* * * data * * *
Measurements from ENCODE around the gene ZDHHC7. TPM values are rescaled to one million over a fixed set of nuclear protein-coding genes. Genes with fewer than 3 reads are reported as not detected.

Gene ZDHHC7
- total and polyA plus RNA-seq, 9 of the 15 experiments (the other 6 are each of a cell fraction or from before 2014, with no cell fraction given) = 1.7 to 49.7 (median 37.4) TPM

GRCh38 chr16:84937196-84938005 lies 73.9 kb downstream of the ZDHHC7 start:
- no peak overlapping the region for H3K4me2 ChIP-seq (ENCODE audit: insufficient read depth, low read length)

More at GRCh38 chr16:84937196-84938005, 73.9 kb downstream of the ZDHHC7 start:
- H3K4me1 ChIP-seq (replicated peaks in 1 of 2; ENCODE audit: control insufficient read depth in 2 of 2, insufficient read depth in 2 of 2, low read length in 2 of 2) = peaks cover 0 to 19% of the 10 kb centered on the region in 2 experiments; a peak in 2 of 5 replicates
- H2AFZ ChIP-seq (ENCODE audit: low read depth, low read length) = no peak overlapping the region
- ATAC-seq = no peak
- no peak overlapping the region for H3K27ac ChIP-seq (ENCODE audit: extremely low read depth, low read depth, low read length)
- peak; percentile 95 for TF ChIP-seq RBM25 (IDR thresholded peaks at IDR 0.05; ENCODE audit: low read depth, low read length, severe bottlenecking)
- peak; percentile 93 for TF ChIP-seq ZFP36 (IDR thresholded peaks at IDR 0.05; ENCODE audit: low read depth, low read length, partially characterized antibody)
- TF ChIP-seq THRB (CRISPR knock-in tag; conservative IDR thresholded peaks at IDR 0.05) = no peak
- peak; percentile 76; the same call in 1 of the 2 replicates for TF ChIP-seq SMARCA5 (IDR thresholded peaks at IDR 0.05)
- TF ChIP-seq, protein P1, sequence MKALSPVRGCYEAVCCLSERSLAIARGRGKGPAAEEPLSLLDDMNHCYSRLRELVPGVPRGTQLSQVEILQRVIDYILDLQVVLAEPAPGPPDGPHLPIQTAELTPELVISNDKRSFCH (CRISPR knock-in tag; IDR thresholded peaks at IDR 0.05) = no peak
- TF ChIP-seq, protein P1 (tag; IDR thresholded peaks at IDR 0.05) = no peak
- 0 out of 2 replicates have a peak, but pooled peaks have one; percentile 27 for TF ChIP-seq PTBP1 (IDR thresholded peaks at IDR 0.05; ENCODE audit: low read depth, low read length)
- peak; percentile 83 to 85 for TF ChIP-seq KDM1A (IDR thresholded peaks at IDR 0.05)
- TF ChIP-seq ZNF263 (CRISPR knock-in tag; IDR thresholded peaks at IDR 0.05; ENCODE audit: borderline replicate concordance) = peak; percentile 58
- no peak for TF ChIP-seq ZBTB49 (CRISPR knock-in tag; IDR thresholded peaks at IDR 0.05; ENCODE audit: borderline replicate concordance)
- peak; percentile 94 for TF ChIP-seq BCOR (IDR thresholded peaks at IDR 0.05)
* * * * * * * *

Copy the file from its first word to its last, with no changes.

Measurements from ENCODE around the gene ZDHHC7. TPM values are rescaled to one million over a fixed set of nuclear protein-coding genes. Genes with fewer than 3 reads are reported as not detected.

Gene ZDHHC7
- total and polyA plus RNA-seq, 9 of the 15 experiments (the other 6 are each of a cell fraction or from before 2014, with no cell fraction given) = 1.7 to 49.7 (median 37.4) TPM

GRCh38 chr16:84937196-84938005 lies 73.9 kb downstream of the ZDHHC7 start:
- no peak overlapping the region for H3K4me2 ChIP-seq (ENCODE audit: insufficient read depth, low read length)

More at GRCh38 chr16:84937196-84938005, 73.9 kb downstream of the ZDHHC7 start:
- H3K4me1 ChIP-seq (replicated peaks in 1 of 2; ENCODE audit: control insufficient read depth in 2 of 2, insufficient read depth in 2 of 2, low read length in 2 of 2) = peaks cover 0 to 19% of the 10 kb centered on the region in 2 experiments; a peak in 2 of 5 replicates
- H2AFZ ChIP-seq (ENCODE audit: low read depth, low read length) = no peak overlapping the region
- ATAC-seq = no peak
- no peak overlapping the region for H3K27ac ChIP-seq (ENCODE audit: extremely low read depth, low read depth, low read length)
- peak; percentile 95 for TF ChIP-seq RBM25 (IDR thresholded peaks at IDR 0.05; ENCODE audit: low read depth, low read length, severe bottlenecking)
- peak; percentile 93 for TF ChIP-seq ZFP36 (IDR thresholded peaks at IDR 0.05; ENCODE audit: low read depth, low read length, partially characterized antibody)
- TF ChIP-seq THRB (CRISPR knock-in tag; conservative IDR thresholded peaks at IDR 0.05) = no peak
- peak; percentile 76; the same call in 1 of the 2 replicates for TF ChIP-seq SMARCA5 (IDR thresholded peaks at IDR 0.05)
- TF ChIP-seq, protein P1, sequence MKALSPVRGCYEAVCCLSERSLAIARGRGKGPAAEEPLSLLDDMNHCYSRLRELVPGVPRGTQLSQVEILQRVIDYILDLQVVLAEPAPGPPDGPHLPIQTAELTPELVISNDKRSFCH (CRISPR knock-in tag; IDR thresholded peaks at IDR 0.05) = no peak
- TF ChIP-seq, protein P1 (tag; IDR thresholded peaks at IDR 0.05) = no peak
- 0 out of 2 replicates have a peak, but pooled peaks have one; percentile 27 for TF ChIP-seq PTBP1 (IDR thresholded peaks at IDR 0.05; ENCODE audit: low read depth, low read length)
- peak; percentile 83 to 85 for TF ChIP-seq KDM1A (IDR thresholded peaks at IDR 0.05)
- TF ChIP-seq ZNF263 (CRISPR knock-in tag; IDR thresholded peaks at IDR 0.05; ENCODE audit: borderline replicate concordance) = peak; percentile 58
- no peak for TF ChIP-seq ZBTB49 (CRISPR knock-in tag; IDR thresholded peaks at IDR 0.05; ENCODE audit: borderline replicate concordance)
- peak; percentile 94 for TF ChIP-seq BCOR (IDR thresholded peaks at IDR 0.05)